- Increasing Visibility of the Humanities: The scale of these endeavors creates opportunities for highly visible outcomes and products that will significantly highlight the vibrant cultures of humanities scholarship on each campus and throughout the consortium.
- Advancing External Funding Opportunities: The ability to create new possibilities for externally funded research through collaborations that leverage multi-institutional resources.
- Creating a Platform for Humanities Advocacy: Working together, the consortium center directors can create a single “voice” that can advocate for humanities-related issues, representing the interests of 15 major research institutions.
- Piloting Alternative Academic Pre-Doctoral Humanities Career Training: As a large-scale collaborative, and working with the support of the Chicago Humanities Festival offices (one of the country’s largest and premiere public humanities operations), the consortium can create new models for graduate education that simultaneously work to advance the public profile of the humanities nationwide.
In July 2012, the officers of the Mellon Foundation awarded a $100,000 officer’s grant to IPRH to lead a planning effort among the fifteen institutional partners, derived from the thirteen interdisciplinary centers on CIC campuses (those of Michigan State, Northwestern, Ohio State, Pennsylvania State, Purdue University, University of Illinois, Indiana, Iowa, Michigan, Minnesota, Nebraska, and Wisconsin) along with the centers at the Universities of Notre Dame and Illinois at Chicago (UIC). The logic of this partnership structure is based in the pre-existing association of the 13 CIC-member institutions and their relative geographic proximity, with the inclusion of Notre Dame and UIC to create greater institutional depth within the consortium’s terrain. Led by Dianne Harris, Director of the IPRH, the initial planning effort was designed by a committee that included the center directors from UIC, Northwestern University, and the University of Chicago. The committee’s work turned on the means of enhancing the development of intellectual contributions to existing museums, archives, and digital humanities resources through multi-campus collaboration, creating opportunities for scholars in recently down-sized humanities fields or departments to establish the critical intellectual mass necessary for the pursuit of research projects or the teaching of highly specialized courses, and developing opportunities for public engagement with the humanities.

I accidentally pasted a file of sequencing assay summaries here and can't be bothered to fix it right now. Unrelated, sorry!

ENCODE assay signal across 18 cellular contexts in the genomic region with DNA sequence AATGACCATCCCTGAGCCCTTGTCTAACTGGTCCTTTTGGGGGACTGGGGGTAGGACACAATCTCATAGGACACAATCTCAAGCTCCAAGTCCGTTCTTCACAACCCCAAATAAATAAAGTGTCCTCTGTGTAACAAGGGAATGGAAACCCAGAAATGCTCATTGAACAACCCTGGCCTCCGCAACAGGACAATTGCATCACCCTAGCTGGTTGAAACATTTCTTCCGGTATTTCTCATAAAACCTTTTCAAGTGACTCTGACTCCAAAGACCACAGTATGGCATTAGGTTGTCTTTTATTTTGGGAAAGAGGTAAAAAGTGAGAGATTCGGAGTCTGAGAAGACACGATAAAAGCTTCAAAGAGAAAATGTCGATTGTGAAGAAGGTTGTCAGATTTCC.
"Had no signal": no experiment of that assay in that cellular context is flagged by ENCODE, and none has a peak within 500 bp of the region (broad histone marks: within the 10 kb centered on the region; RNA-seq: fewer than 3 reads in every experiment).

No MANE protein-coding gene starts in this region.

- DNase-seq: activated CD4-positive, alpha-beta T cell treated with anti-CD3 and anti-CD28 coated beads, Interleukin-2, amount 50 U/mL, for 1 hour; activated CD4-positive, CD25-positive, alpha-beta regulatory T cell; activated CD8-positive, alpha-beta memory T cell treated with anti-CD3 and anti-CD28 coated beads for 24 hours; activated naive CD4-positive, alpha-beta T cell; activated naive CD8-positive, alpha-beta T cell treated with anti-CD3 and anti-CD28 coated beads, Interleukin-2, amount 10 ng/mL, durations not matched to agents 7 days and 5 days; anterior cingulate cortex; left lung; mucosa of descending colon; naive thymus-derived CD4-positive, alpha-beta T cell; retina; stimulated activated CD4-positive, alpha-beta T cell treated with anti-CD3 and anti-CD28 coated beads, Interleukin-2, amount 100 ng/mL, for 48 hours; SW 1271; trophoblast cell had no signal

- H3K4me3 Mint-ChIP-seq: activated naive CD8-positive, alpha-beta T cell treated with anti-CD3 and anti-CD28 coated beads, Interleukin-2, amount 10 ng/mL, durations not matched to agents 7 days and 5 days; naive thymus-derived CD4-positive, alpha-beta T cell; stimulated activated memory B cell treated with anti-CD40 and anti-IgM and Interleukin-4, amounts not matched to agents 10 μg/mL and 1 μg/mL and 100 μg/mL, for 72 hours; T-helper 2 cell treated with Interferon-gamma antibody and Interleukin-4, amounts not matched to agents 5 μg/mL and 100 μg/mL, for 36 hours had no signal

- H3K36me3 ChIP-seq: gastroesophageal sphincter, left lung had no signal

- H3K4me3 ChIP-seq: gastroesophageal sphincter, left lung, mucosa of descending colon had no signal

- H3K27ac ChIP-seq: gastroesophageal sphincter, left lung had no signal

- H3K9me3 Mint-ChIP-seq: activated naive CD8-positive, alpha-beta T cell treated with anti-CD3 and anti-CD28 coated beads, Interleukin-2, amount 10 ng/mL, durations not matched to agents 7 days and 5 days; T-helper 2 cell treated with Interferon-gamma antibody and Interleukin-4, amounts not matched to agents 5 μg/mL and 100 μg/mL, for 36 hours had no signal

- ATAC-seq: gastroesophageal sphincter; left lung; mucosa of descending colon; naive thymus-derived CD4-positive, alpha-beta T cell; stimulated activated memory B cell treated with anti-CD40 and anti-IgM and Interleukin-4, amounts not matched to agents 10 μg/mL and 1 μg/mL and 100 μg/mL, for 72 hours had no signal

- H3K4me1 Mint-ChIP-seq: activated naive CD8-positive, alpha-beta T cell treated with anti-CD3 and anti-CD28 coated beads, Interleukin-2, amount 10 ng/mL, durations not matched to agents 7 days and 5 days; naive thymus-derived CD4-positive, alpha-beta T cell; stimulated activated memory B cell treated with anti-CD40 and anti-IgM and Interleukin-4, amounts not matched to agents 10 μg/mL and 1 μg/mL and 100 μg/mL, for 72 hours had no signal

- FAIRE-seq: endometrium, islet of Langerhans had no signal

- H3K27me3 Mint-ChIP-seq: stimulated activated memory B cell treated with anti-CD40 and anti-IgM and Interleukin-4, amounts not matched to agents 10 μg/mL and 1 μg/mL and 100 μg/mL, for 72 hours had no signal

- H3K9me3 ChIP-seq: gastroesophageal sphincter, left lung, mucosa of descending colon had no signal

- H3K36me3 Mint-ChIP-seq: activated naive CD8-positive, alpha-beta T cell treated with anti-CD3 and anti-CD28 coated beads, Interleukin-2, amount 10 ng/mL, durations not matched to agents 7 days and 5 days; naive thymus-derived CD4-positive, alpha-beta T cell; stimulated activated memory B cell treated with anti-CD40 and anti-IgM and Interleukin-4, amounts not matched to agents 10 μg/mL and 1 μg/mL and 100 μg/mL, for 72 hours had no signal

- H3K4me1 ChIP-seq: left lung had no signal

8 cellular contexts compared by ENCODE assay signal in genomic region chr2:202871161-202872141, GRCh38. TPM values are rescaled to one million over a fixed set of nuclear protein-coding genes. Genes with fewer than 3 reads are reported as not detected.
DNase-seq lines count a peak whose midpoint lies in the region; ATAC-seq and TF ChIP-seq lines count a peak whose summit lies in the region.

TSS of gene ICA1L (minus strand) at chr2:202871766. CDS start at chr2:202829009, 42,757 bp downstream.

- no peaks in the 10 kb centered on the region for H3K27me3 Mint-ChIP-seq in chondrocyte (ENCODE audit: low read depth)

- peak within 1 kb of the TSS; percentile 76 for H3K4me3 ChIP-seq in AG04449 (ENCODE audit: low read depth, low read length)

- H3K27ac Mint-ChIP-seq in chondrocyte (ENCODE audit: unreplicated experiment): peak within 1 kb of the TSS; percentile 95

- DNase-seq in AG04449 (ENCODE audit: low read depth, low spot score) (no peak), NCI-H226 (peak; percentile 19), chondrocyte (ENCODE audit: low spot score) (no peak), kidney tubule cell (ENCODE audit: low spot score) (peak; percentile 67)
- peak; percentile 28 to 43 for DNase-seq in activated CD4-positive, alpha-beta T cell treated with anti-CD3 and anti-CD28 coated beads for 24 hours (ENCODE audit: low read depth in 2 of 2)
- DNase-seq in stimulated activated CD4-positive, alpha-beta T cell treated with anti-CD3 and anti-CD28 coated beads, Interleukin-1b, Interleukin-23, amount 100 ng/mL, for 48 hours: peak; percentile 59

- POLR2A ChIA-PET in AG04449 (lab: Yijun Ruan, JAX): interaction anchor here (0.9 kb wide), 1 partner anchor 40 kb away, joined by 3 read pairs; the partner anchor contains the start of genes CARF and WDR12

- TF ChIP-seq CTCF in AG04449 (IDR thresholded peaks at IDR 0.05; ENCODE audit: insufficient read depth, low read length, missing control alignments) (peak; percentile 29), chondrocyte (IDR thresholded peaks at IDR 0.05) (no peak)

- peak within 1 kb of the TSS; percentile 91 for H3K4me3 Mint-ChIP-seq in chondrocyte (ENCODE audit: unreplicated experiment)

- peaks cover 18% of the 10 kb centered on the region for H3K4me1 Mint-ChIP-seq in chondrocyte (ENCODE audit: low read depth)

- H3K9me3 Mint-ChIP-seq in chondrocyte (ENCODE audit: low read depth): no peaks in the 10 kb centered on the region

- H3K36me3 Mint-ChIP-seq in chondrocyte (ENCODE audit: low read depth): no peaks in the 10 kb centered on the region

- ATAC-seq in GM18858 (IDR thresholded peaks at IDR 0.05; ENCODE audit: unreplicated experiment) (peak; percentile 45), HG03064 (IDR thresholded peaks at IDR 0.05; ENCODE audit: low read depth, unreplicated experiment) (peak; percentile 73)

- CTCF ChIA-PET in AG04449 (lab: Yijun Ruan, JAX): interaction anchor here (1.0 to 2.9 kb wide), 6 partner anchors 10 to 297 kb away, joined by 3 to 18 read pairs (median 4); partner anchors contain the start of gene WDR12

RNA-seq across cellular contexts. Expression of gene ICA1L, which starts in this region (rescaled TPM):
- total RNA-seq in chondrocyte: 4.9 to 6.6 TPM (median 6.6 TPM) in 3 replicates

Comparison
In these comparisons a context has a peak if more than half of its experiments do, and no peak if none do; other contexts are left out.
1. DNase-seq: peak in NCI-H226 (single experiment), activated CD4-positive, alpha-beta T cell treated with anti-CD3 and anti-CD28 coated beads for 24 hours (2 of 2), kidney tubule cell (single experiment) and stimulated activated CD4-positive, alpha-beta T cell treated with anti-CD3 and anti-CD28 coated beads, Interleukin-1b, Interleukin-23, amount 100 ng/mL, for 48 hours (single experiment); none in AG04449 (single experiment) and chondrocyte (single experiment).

After more than a year of work that included the collection of ideas from humanities faculty and graduate students and meetings with all of the center directors, the IPRH proposed a large-scale collaboration under the general rubric of “Humanities without Walls.” Together, the group formulated a set of innovative and experimental initiatives enabling them to advance education and research in the humanities. In addition, to test the types of collaboration that might be possible across our institutions, two pilot projects were conducted in the course of the year. One, “Performing the Middle Ages,” was led by Professor Charles Wright, and the other, on the “Uses of Scale in Literary Study,” was helmed by Professor Ted Underwood.